It’s not a romantic craft, hands are in cold water all day and the body is bent over and your upper body is doing repetitive movements for up 10hours a day. “So why are women the papermakers”, we asked? Several factors; the men may be working in the fields or elsewhere making other income. It’s clear to see that women are used as the papermaking labour force as well as doing many other jobs. The art, craft and recipes have been kept in the families and passed down to generations for the past 500 years within the village. Incredible to witness the history of papermaking lasting the time and very little had changed except for a few introductions of more modern tools (Hollander beater and drying systems in some cases).
Our evening was shared with more good food but this time we ate in the paper shop/store room which was very fitting. We retired to the guesthouse and sat around the fire and conversed with the mother in law who never stopped working. She was either making vegetable pickle or doing a papermaking task. Paper and pulp was running through her veins.
The next morning we returned to the paperworkshop where the young woman had already made approx 100 sheets. A fire in a metal bowl sat behind her, warming her back and thankfully she was wearing rubber gloves to protect from the cold morning water temperature.
Soon 6 of us were sat around the table and fire eating a rich and delicious breakfast, which was a substantial meal as this family had serious work to do. We laughed, smiled and shared a meal with this warm hearted and hard working family of papermakers. Language was no major hurdle as we shared a common respect and warmth (plus we had google translator). These women rocked!
The whole experience has surpassed our expectations. We now see the museum (in what ever state of repair it is in) as the ‘mother ship’ of the village. It may look like an outsider at first with its contemporary design but it is the centre that draws in visitors, shares, educates and hopefully preserves this incredible and unique history of paper-making that is very much alive and breathing today in Yunnan, China. Our visit to the museum and village would not have been as rewarding without the museum manager, Kankan Lui who’s passion and communication enabled us to observe this creative village – thank you.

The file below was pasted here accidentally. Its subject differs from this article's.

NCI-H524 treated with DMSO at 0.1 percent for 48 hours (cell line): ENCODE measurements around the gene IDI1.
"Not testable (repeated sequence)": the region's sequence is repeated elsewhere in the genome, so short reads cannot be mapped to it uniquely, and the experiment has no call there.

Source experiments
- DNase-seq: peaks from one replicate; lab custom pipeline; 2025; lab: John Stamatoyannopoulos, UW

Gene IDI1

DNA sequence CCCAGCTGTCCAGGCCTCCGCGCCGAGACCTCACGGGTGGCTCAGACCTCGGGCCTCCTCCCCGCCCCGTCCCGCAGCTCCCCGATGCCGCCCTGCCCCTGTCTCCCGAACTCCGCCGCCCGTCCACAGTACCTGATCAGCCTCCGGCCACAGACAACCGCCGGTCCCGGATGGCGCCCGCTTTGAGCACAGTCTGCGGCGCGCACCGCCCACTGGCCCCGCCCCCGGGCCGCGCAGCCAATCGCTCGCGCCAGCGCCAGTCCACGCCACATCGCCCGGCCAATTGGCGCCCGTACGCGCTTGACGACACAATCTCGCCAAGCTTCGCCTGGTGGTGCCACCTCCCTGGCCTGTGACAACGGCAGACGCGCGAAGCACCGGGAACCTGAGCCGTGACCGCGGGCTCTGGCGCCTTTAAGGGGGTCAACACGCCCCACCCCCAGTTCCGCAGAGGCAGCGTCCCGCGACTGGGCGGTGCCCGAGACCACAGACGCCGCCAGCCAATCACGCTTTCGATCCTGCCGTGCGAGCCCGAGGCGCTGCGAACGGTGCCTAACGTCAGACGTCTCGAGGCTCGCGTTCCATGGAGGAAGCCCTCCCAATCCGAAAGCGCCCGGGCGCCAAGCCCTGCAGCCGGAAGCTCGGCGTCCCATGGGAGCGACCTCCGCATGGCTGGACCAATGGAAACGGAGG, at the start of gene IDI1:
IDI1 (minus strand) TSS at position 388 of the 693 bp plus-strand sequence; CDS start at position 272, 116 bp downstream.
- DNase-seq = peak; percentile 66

As we walked out of the village, we both felt that we would be back one day.
All photography by Jack Blake & Barbara Salvadori 2017©.
Details on papermaking process observed via short clip:
Materials: Mulberry bark (locally called ‘gulpy’, cost 10/11RMB per kilo, sourced locally and from nearby villages), Bamboo mat/mesh / Wooden frame / Wooden batons / Stone vat/bath.
Museum (bilingual coming soon): http://www.papermuseum.cn
3 thoughts on “The living paper museum”
LOVE THIS! When will the book be published on this trip, AND the film!
From: Cycling the Paper road Reply-To: Cycling the Paper road Date: Thursday, November 30, 2017 at 5:56 AM To: “email@example.com” Subject: [New post] The living paper museum
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Hi Barbara & Jack, best Christmas card ever has arrived today all the way from China ! A tremendous surprise, thank you both.
What are your plans now ? Where will you spend Christmas ? Will you be staying on to celebrate the Chinese New Year in February ?
Whatever & wherever you are we all wish you a very happy Christmas and New Year. Onwards safely and enjoy your adventure which we follow in awe.
Love Lynn, Phil & family
Thank you all with a bit of delay but still great to be in touch with you. China is over and Taiwan just started with a fantastic first week. Weather wise not the best but a great great island for cycling and incredibly friendly people. Imagine to go on holiday and instead of being a tourist or a customer you’re a guest! Heaven!
Now it’s time to enjoy a new country and before heading to Japan (on the 8th of February) we will meet Phil in Taipei.
Big hug, B & J